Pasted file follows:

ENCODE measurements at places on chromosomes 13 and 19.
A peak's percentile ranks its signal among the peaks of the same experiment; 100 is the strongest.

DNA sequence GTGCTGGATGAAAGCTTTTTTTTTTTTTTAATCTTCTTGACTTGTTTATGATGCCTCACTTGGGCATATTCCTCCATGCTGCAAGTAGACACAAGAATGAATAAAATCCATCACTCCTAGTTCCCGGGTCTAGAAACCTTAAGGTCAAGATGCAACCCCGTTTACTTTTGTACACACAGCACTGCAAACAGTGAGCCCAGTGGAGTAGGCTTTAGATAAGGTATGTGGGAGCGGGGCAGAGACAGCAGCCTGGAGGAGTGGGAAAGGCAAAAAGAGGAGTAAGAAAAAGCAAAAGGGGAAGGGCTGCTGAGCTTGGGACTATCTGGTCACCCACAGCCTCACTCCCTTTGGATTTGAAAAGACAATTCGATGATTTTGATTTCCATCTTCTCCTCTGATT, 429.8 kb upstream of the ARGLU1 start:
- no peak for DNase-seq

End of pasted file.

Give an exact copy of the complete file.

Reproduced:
ENCODE measurements at places on chromosomes 13 and 19.
A peak's percentile ranks its signal among the peaks of the same experiment; 100 is the strongest.

DNA sequence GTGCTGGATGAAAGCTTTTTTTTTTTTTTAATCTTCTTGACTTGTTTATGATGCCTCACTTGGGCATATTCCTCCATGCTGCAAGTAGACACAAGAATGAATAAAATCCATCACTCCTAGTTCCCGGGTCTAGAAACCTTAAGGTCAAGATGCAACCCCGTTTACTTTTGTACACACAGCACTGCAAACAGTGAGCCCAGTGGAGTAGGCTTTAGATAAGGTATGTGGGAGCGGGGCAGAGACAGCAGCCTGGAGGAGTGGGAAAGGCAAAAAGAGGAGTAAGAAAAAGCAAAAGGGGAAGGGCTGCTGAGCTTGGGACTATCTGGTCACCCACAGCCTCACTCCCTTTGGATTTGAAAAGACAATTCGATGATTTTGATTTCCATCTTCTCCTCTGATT, 429.8 kb upstream of the ARGLU1 start:
- no peak for DNase-seq